Barbados has reached an agreement ‘in principle’ with external creditors that Prime Minister Mia Mottley said would help the country “put behind us the chapter of the excessive debt creation and we can move on to rebuilding this country”.
A joint statement issued noted that the “agreement in principle includes a reduction of 26.3 per cent in aggregate sum of the original principal amount of the debt obligations and the past due and accrued interest as of October 1, 2019”.
The agreement comes a few months after the external creditors, who hold over 55 per cent of the aggregate total of the instruments, unanimously rejected an offer presented by the Mottley government in June.
Last year, soon after coming into office, the government announced an immediate suspension of debt payments in an effort to restructure the country’s burdensome debt of 157 per cent of gross domestic product (GDP).
Government managed to reach a debt restructuring plan with local creditors by October last year, which included a cut in interest and longer payment terms, resulting in the island’s debt to GDP being reduced to around 125 per cent.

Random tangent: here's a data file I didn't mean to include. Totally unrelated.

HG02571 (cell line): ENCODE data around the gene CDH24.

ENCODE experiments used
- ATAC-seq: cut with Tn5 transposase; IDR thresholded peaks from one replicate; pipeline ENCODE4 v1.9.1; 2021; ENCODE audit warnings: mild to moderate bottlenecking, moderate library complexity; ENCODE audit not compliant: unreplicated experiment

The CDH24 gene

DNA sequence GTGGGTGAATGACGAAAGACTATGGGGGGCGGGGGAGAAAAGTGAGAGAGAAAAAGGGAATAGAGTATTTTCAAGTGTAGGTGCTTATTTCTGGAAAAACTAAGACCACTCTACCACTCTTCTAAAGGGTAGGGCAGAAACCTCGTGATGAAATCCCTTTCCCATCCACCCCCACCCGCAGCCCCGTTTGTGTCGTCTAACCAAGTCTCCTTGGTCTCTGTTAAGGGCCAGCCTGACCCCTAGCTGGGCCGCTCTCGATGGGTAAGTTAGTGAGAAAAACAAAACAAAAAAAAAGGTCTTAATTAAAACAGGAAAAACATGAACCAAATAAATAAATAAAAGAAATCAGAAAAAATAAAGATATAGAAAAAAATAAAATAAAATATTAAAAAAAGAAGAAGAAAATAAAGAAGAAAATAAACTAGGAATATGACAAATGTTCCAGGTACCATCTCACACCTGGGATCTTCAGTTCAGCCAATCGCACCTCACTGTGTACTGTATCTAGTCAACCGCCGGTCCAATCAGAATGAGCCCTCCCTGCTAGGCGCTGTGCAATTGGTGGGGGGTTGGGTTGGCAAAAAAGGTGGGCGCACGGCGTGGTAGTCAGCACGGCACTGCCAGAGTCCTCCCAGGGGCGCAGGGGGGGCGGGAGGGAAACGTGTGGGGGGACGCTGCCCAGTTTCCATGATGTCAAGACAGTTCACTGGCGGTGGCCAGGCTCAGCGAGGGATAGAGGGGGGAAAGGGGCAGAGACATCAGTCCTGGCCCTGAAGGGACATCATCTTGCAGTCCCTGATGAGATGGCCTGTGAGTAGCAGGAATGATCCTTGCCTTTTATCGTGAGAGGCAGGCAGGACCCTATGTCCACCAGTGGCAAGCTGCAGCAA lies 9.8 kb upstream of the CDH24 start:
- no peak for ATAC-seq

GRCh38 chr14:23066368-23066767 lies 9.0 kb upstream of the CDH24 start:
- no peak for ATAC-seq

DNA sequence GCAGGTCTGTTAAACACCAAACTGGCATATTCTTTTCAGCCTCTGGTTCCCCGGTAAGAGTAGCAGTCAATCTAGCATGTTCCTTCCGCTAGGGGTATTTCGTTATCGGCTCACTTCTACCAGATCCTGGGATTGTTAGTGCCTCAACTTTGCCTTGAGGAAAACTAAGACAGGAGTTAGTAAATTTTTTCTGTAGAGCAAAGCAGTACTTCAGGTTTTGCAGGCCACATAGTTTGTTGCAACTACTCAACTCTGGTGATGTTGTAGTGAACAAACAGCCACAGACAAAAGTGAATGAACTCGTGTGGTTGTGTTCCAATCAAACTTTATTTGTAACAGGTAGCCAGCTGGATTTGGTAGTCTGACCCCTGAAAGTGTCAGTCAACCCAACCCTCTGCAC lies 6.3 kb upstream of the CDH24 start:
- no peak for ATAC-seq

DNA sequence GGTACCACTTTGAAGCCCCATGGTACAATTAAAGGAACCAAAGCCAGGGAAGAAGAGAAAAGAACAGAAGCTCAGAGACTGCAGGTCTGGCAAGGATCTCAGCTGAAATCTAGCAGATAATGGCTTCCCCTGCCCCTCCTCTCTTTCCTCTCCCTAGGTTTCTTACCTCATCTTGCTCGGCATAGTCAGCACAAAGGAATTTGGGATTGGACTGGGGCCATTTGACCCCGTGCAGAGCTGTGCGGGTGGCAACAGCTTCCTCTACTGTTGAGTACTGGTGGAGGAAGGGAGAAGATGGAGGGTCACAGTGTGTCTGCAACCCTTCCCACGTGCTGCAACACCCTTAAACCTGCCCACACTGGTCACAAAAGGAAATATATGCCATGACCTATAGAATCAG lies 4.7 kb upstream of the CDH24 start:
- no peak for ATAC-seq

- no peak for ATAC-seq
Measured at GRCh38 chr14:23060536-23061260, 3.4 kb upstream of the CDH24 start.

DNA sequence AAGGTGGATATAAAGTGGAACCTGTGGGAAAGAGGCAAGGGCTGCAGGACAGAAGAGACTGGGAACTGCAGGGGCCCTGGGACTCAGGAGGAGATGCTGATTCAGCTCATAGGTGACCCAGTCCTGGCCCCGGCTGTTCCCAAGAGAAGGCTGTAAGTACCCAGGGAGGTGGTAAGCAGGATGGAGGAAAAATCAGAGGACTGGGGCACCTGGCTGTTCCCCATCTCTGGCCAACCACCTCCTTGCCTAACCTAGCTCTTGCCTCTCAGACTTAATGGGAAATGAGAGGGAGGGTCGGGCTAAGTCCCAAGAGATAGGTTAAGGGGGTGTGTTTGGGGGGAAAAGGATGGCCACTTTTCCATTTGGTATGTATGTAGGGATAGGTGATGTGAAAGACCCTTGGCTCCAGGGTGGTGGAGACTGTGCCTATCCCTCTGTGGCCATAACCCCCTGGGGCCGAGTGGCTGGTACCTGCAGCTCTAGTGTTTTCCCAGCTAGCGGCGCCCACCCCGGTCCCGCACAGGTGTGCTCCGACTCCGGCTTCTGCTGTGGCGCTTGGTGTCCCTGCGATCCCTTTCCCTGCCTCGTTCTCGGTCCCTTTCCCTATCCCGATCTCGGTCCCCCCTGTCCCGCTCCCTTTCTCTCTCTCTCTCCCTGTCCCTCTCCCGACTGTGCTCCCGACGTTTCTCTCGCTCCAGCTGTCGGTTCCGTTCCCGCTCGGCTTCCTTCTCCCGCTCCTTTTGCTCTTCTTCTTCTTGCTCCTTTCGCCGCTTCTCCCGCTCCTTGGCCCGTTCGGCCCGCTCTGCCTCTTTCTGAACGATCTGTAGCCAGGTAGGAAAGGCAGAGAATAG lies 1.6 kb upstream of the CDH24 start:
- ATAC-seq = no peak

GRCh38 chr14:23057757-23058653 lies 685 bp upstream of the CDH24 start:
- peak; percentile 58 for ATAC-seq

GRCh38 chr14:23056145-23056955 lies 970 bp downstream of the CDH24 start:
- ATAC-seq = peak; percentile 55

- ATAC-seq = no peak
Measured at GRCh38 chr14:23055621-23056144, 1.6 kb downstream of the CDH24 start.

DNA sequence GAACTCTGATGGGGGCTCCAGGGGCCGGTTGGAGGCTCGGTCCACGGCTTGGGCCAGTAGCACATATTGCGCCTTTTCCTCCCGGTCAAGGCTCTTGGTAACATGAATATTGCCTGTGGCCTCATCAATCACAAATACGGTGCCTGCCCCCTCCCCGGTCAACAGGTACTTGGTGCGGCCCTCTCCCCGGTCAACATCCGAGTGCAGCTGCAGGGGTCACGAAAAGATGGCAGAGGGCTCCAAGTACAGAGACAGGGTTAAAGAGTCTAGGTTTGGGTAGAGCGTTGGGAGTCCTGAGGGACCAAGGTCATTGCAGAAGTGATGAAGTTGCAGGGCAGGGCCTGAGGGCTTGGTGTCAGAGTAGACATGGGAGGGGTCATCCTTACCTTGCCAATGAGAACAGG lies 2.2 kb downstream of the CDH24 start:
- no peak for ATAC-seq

The new agreement reached with the Barbados External Creditor Committee is similar to that accepted by local creditors, featuring reduced principal and interest indebtedness.
According to the joint statement, under the agreement, the external creditors would “exchange certain of Government’s US dollar-denominated debt for new bonds issued by Barbados”.
This includes Barbados’ 7.8 per cent fixed rate bonds due 2019, 7.25 per cent notes due 2021, seven per cent notes due 2022, 6.625 per cent notes due 2035 and a floating rate loan with final maturity in 2019.
It is anticipated that the new bonds, due 2029, will be issued with an aggregate face value of US$500 million.
In addition to having a final maturity on October 1, 2029, the new bonds will have a five-year grace period on repayments of the original principal; a debt management provision through October 2024; equal semi-annual principal amortisations commencing April 2025 through the remaining term of the bonds and a fixed annual coupon of 6.5 per cent.
The new bonds will also have a “natural disaster clause” that would, subject to certain conditions and input from the bondholders, enable Government to “capitalize interest and defer principal maturities due on the new bonds for two years” in the event that Barbados is adversely affected by natural disasters.
There would also be a clause providing for the reinstatement of forgiven principal and past due and accrued interest if Government defaults on payment before the successful completion of the ongoing International Monetary Fund (IMF) programme.
Last October, the Washington-based financial institution approved a four-year US$290 Extended Arrangement under the Extended Fund Facility for Barbados.